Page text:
Increased competition is shown to drive multiple peaks in fitness during the adaptive radiation of a species. The relationship between phenotype and fitness can be visualized as a rugged landscape. Multiple fitness peaks on this landscape are predicted to drive early bursts of niche diversification during adaptive radiation. The authors measured the adaptive landscape in a nascent adaptive radiation of Cyprinodonpupfishes endemic to San Salvador Island, Bahamas, and found multiple coexisting high-fitness regions driven by increased competition at high densities, supporting the early burst model. Hybrids resembling the generalist phenotype were isolated on a local fitness peak separated by a valley from a higher-fitness region corresponding to trophic specialization. This complex landscape could explain both the rarity of specialists across many similar environments due to stabilizing selection on generalists and the rapid morphological diversification rate of specialists due to their higher fitness.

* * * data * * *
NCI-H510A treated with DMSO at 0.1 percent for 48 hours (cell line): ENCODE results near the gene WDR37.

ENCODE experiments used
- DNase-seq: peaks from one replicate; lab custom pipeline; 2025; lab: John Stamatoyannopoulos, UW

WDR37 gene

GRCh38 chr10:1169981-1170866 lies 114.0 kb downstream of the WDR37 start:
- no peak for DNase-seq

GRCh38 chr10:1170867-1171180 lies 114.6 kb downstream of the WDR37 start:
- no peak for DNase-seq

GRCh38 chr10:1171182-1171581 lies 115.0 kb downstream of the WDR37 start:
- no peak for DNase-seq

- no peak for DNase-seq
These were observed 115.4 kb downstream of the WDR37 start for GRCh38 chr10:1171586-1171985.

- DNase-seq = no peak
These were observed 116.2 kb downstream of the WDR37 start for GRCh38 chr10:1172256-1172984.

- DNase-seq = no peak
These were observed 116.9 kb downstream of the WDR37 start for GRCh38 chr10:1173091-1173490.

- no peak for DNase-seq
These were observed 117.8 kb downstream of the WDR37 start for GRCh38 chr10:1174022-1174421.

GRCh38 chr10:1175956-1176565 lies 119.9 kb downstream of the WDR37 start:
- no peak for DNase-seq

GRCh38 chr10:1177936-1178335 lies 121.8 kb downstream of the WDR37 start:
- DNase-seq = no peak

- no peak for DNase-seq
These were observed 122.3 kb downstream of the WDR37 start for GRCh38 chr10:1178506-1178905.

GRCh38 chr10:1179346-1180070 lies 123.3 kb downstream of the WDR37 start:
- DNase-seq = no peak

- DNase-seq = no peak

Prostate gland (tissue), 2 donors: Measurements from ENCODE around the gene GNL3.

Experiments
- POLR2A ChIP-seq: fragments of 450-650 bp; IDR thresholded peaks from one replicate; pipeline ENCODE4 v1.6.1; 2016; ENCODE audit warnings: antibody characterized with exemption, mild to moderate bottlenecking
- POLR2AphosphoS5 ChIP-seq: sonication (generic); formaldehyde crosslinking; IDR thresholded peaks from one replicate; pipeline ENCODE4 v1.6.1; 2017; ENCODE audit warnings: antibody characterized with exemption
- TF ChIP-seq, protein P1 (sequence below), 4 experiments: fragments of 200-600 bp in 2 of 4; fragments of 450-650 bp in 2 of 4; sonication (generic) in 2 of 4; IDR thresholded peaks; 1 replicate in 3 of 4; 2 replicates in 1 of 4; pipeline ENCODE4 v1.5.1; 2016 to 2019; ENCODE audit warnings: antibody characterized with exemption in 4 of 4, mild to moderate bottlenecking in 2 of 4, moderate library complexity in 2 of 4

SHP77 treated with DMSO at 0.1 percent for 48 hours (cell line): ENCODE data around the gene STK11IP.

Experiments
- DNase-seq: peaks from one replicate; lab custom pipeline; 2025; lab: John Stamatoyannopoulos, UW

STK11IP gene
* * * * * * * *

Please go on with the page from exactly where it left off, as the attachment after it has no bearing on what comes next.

Christopher H. Martin, Peter C. Wainwright
Science 11 January 2013: Vol. 339 no. 6116 pp. 208-211, DOI: 10.1126/science.1227710